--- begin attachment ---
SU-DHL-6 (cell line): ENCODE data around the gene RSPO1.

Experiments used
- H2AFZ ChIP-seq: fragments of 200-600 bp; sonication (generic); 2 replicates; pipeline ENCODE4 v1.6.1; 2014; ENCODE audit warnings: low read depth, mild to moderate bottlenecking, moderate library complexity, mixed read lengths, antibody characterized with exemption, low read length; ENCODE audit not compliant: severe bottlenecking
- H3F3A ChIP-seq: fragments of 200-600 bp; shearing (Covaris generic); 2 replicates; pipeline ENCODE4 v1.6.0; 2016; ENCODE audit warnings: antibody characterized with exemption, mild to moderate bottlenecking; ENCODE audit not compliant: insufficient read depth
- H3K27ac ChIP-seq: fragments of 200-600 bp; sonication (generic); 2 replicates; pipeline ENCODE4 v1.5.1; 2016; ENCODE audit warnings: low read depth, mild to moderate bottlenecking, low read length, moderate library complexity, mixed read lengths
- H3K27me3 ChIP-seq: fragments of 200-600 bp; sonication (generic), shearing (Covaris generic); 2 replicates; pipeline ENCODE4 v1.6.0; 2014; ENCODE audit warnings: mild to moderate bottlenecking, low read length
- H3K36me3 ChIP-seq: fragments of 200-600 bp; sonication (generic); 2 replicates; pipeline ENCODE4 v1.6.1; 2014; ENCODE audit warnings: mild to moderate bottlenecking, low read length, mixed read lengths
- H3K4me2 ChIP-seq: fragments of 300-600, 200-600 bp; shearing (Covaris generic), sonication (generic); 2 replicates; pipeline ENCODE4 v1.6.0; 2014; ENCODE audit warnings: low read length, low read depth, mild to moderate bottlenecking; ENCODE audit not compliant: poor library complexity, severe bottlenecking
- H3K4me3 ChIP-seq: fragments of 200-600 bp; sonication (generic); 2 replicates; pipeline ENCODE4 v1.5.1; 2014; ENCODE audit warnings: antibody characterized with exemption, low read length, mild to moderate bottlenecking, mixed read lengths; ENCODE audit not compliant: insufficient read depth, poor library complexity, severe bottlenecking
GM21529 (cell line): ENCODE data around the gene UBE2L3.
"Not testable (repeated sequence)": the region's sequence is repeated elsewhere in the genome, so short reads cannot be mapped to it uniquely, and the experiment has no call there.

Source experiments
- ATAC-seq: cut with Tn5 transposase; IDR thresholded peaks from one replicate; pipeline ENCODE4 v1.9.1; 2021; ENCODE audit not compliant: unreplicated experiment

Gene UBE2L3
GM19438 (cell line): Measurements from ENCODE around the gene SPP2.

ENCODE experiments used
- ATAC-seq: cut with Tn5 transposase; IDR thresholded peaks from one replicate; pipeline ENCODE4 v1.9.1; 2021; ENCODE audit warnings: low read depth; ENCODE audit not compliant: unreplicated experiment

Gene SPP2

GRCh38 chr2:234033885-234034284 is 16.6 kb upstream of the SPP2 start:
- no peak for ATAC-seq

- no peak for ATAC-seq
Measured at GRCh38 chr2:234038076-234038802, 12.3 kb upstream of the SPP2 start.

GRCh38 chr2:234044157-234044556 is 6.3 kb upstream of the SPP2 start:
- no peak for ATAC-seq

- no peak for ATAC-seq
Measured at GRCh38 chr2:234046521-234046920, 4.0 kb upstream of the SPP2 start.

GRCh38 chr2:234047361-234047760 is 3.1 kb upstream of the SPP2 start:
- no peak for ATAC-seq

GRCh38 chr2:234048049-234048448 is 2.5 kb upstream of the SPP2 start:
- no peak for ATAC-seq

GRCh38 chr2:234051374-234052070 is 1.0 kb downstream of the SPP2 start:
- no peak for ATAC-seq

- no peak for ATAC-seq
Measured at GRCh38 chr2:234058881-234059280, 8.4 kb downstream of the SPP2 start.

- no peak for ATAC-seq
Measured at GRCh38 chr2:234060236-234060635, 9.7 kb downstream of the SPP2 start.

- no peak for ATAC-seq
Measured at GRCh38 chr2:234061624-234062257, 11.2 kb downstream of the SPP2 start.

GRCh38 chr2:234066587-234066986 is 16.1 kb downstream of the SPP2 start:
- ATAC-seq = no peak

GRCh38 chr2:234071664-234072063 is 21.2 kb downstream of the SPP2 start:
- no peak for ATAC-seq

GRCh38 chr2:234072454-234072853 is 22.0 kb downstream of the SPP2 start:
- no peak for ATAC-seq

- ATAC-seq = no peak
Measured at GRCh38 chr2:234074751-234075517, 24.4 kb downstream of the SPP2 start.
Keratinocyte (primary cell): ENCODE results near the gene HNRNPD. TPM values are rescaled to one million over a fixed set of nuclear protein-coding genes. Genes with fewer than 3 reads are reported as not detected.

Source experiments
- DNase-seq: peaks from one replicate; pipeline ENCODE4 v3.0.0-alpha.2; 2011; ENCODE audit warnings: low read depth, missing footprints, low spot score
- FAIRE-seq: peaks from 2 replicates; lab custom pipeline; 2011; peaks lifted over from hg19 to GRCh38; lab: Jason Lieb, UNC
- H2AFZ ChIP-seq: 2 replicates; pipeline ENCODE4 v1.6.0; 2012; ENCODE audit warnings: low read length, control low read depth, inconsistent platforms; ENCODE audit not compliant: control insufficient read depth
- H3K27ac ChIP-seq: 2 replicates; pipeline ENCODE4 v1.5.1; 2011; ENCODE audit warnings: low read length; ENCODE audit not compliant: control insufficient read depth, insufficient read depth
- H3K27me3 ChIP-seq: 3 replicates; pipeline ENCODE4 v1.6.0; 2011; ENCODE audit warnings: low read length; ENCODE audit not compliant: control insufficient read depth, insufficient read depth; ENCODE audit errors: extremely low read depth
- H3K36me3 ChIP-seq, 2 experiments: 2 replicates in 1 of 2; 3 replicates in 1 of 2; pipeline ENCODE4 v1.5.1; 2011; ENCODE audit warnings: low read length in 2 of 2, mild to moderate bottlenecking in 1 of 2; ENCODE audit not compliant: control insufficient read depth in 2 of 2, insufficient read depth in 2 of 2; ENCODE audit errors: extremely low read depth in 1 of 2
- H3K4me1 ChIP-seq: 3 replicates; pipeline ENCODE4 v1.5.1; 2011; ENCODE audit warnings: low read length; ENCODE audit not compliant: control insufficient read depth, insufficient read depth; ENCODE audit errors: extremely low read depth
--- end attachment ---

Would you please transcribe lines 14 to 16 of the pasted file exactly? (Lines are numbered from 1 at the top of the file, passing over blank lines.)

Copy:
Gene UBE2L3
GM19438 (cell line): Measurements from ENCODE around the gene SPP2.

ENCODE experiments used